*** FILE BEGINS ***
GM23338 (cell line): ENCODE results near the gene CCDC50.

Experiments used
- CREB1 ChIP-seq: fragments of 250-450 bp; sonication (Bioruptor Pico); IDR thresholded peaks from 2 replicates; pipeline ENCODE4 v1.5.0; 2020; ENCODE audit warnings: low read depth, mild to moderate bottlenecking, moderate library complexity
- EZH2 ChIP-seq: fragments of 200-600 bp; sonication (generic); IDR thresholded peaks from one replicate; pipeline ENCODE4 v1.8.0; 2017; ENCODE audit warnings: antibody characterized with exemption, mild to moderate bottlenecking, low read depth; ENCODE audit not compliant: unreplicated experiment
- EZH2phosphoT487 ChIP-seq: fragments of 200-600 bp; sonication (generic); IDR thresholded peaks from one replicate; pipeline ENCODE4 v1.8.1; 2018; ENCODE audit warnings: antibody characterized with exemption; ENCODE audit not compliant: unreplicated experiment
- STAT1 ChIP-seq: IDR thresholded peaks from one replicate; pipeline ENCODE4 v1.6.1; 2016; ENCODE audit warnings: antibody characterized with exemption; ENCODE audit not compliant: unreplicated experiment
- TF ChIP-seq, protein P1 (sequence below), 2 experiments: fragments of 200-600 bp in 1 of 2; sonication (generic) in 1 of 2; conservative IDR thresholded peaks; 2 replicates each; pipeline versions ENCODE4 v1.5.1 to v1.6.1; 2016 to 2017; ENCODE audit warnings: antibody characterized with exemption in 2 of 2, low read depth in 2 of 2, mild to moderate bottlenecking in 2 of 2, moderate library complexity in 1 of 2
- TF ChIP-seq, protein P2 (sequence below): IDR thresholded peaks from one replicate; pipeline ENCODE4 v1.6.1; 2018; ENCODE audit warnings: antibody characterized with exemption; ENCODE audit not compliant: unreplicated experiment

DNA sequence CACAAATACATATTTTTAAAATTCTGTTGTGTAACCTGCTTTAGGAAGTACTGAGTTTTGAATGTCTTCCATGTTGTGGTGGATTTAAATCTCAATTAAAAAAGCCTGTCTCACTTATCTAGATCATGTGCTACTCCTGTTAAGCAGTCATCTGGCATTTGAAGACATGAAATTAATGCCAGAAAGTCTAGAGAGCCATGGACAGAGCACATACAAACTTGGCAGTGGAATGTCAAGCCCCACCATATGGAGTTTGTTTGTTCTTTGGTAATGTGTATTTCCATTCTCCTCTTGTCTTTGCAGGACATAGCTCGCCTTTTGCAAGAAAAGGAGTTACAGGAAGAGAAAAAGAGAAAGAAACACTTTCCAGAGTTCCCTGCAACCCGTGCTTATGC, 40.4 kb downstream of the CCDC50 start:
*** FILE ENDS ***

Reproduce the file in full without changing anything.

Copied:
GM23338 (cell line): ENCODE results near the gene CCDC50.

Experiments used
- CREB1 ChIP-seq: fragments of 250-450 bp; sonication (Bioruptor Pico); IDR thresholded peaks from 2 replicates; pipeline ENCODE4 v1.5.0; 2020; ENCODE audit warnings: low read depth, mild to moderate bottlenecking, moderate library complexity
- EZH2 ChIP-seq: fragments of 200-600 bp; sonication (generic); IDR thresholded peaks from one replicate; pipeline ENCODE4 v1.8.0; 2017; ENCODE audit warnings: antibody characterized with exemption, mild to moderate bottlenecking, low read depth; ENCODE audit not compliant: unreplicated experiment
- EZH2phosphoT487 ChIP-seq: fragments of 200-600 bp; sonication (generic); IDR thresholded peaks from one replicate; pipeline ENCODE4 v1.8.1; 2018; ENCODE audit warnings: antibody characterized with exemption; ENCODE audit not compliant: unreplicated experiment
- STAT1 ChIP-seq: IDR thresholded peaks from one replicate; pipeline ENCODE4 v1.6.1; 2016; ENCODE audit warnings: antibody characterized with exemption; ENCODE audit not compliant: unreplicated experiment
- TF ChIP-seq, protein P1 (sequence below), 2 experiments: fragments of 200-600 bp in 1 of 2; sonication (generic) in 1 of 2; conservative IDR thresholded peaks; 2 replicates each; pipeline versions ENCODE4 v1.5.1 to v1.6.1; 2016 to 2017; ENCODE audit warnings: antibody characterized with exemption in 2 of 2, low read depth in 2 of 2, mild to moderate bottlenecking in 2 of 2, moderate library complexity in 1 of 2
- TF ChIP-seq, protein P2 (sequence below): IDR thresholded peaks from one replicate; pipeline ENCODE4 v1.6.1; 2018; ENCODE audit warnings: antibody characterized with exemption; ENCODE audit not compliant: unreplicated experiment

DNA sequence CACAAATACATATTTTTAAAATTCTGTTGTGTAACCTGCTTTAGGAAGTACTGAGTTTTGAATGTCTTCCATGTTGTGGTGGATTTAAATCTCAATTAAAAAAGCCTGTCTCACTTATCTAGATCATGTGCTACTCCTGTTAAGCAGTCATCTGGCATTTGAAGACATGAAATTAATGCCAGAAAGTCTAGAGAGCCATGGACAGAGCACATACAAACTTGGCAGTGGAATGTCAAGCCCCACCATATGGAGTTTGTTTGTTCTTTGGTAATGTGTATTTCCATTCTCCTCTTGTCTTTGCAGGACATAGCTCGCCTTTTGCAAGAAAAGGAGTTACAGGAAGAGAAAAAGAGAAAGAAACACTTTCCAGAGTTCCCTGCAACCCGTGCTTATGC, 40.4 kb downstream of the CCDC50 start: